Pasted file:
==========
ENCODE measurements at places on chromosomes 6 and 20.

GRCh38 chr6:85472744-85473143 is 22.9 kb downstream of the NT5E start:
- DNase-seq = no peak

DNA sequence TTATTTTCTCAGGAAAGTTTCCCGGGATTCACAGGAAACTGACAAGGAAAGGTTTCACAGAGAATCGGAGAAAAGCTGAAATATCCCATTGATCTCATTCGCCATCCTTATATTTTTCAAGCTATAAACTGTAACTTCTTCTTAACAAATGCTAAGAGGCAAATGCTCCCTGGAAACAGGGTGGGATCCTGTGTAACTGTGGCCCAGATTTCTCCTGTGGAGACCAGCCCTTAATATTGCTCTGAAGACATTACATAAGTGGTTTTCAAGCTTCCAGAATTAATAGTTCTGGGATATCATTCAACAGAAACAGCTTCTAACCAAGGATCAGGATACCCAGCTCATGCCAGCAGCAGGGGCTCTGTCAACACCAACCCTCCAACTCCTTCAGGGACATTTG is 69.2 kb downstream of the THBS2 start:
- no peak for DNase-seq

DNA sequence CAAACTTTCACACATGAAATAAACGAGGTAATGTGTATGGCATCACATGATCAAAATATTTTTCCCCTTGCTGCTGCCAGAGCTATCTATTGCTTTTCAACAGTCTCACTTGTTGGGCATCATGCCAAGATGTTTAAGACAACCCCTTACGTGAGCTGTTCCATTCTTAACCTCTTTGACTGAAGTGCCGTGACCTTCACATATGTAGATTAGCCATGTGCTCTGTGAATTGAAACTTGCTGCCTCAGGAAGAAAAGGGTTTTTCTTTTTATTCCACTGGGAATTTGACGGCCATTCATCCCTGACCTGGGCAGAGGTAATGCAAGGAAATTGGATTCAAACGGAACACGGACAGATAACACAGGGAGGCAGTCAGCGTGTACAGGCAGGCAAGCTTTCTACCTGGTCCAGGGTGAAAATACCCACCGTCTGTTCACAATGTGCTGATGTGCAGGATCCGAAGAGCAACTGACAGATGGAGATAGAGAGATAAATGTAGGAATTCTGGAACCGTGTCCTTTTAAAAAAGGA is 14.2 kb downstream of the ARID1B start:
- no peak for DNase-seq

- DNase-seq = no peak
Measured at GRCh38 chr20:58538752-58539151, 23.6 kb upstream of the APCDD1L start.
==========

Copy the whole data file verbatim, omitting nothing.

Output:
ENCODE measurements at places on chromosomes 6 and 20.

GRCh38 chr6:85472744-85473143 is 22.9 kb downstream of the NT5E start:
- DNase-seq = no peak

DNA sequence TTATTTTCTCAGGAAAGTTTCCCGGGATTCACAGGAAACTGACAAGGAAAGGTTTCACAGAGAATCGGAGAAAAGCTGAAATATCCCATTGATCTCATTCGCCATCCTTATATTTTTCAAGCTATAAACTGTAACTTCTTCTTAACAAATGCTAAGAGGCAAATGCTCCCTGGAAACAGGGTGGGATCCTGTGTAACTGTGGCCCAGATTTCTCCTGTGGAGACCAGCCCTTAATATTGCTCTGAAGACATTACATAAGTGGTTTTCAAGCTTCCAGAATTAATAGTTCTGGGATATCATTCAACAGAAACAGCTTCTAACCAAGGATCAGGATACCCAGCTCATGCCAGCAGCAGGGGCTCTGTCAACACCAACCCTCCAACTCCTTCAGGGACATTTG is 69.2 kb downstream of the THBS2 start:
- no peak for DNase-seq

DNA sequence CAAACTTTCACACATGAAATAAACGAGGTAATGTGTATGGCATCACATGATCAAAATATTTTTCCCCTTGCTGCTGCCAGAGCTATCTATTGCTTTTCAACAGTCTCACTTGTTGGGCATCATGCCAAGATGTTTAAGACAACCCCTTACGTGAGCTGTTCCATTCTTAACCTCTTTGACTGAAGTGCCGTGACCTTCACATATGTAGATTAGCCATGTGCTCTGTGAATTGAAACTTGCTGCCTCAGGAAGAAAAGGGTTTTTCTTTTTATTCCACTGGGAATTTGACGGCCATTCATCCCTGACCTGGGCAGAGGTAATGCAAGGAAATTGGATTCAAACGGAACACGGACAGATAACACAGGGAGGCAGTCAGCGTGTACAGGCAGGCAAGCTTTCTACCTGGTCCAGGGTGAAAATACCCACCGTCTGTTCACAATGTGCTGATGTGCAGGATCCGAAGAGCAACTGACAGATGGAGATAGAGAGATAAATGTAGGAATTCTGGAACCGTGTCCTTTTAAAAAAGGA is 14.2 kb downstream of the ARID1B start:
- no peak for DNase-seq

- DNase-seq = no peak
Measured at GRCh38 chr20:58538752-58539151, 23.6 kb upstream of the APCDD1L start.